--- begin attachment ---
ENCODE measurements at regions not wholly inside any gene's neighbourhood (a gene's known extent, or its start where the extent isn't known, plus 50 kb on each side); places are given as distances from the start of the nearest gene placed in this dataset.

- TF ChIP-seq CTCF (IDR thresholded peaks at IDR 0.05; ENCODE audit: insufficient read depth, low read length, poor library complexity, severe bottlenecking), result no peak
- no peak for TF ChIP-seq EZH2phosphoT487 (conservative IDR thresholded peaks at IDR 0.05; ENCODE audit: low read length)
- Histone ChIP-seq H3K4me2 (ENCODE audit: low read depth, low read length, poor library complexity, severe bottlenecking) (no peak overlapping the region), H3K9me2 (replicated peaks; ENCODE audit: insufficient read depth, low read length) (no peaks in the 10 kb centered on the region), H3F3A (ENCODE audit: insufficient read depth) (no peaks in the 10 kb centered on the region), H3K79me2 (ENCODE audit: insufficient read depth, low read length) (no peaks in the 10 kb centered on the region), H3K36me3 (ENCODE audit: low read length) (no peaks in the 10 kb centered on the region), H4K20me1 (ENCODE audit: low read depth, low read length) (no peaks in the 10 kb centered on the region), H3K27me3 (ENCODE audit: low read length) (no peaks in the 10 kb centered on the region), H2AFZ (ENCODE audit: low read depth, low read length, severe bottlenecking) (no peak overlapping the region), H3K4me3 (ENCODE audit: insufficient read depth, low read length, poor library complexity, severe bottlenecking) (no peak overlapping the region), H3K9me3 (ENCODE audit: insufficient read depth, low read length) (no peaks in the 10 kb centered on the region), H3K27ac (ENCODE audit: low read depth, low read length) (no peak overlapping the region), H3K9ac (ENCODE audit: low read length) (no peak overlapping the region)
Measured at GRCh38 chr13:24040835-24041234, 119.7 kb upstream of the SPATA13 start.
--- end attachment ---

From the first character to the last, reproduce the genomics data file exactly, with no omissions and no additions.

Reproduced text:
ENCODE measurements at regions not wholly inside any gene's neighbourhood (a gene's known extent, or its start where the extent isn't known, plus 50 kb on each side); places are given as distances from the start of the nearest gene placed in this dataset.

- TF ChIP-seq CTCF (IDR thresholded peaks at IDR 0.05; ENCODE audit: insufficient read depth, low read length, poor library complexity, severe bottlenecking), result no peak
- no peak for TF ChIP-seq EZH2phosphoT487 (conservative IDR thresholded peaks at IDR 0.05; ENCODE audit: low read length)
- Histone ChIP-seq H3K4me2 (ENCODE audit: low read depth, low read length, poor library complexity, severe bottlenecking) (no peak overlapping the region), H3K9me2 (replicated peaks; ENCODE audit: insufficient read depth, low read length) (no peaks in the 10 kb centered on the region), H3F3A (ENCODE audit: insufficient read depth) (no peaks in the 10 kb centered on the region), H3K79me2 (ENCODE audit: insufficient read depth, low read length) (no peaks in the 10 kb centered on the region), H3K36me3 (ENCODE audit: low read length) (no peaks in the 10 kb centered on the region), H4K20me1 (ENCODE audit: low read depth, low read length) (no peaks in the 10 kb centered on the region), H3K27me3 (ENCODE audit: low read length) (no peaks in the 10 kb centered on the region), H2AFZ (ENCODE audit: low read depth, low read length, severe bottlenecking) (no peak overlapping the region), H3K4me3 (ENCODE audit: insufficient read depth, low read length, poor library complexity, severe bottlenecking) (no peak overlapping the region), H3K9me3 (ENCODE audit: insufficient read depth, low read length) (no peaks in the 10 kb centered on the region), H3K27ac (ENCODE audit: low read depth, low read length) (no peak overlapping the region), H3K9ac (ENCODE audit: low read length) (no peak overlapping the region)
Measured at GRCh38 chr13:24040835-24041234, 119.7 kb upstream of the SPATA13 start.